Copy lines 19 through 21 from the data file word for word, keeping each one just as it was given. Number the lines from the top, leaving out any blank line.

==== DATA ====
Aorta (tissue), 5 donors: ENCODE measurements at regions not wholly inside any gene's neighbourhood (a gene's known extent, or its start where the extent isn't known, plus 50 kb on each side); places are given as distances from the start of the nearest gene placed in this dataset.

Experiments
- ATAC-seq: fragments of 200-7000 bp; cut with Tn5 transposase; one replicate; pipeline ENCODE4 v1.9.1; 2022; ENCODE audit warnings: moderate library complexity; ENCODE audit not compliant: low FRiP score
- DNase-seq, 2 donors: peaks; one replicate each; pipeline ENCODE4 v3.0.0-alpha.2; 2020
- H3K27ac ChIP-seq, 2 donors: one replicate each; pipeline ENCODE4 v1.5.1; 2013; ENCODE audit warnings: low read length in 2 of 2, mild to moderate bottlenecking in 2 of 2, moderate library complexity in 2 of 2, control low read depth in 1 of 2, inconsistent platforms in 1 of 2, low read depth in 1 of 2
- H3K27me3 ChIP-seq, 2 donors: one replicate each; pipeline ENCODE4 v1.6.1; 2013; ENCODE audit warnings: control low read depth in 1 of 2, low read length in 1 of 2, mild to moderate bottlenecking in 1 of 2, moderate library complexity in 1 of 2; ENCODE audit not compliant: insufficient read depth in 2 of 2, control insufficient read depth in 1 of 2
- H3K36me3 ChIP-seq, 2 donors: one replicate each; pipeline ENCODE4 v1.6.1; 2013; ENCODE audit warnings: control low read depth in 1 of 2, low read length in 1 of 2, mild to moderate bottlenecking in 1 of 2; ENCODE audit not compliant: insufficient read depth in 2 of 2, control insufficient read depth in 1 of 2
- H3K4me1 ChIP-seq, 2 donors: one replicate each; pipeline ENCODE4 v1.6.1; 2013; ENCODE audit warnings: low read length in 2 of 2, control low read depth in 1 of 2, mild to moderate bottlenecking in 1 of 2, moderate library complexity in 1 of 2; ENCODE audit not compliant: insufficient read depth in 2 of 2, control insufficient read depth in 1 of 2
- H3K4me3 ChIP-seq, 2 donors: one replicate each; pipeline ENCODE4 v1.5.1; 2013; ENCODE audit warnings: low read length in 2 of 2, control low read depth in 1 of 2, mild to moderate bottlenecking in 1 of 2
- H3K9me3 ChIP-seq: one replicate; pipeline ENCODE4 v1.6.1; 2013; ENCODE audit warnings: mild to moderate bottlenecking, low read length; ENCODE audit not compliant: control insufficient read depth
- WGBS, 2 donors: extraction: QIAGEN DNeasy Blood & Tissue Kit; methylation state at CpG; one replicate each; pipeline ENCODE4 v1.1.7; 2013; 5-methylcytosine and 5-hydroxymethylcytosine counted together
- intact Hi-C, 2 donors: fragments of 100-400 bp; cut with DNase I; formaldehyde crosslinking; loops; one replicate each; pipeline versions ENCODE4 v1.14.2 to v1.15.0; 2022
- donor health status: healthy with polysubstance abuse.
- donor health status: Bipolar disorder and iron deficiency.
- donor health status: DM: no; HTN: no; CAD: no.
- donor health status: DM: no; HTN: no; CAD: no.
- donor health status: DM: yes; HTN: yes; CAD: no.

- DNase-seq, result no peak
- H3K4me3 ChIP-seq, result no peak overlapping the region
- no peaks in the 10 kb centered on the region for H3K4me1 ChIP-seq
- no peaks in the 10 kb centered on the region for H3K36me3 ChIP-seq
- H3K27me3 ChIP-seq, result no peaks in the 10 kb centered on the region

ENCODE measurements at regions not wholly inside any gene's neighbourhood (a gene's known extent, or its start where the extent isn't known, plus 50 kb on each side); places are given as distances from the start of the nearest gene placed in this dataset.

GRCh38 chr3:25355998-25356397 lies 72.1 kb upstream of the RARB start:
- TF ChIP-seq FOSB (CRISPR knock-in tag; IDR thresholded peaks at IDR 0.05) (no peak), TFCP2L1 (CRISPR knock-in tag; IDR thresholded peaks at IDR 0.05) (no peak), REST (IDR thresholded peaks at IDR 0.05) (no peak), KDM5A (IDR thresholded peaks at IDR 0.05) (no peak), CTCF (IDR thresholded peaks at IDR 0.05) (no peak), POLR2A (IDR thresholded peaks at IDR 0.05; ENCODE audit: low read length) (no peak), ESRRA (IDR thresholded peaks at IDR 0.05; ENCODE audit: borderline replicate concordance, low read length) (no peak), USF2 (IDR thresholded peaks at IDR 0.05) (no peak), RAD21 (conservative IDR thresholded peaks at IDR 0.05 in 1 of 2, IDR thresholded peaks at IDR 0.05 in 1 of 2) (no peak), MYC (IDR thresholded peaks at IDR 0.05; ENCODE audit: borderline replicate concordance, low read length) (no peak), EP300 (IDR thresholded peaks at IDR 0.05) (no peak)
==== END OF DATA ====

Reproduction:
- H3K4me3 ChIP-seq, result no peak overlapping the region
- no peaks in the 10 kb centered on the region for H3K4me1 ChIP-seq
- no peaks in the 10 kb centered on the region for H3K36me3 ChIP-seq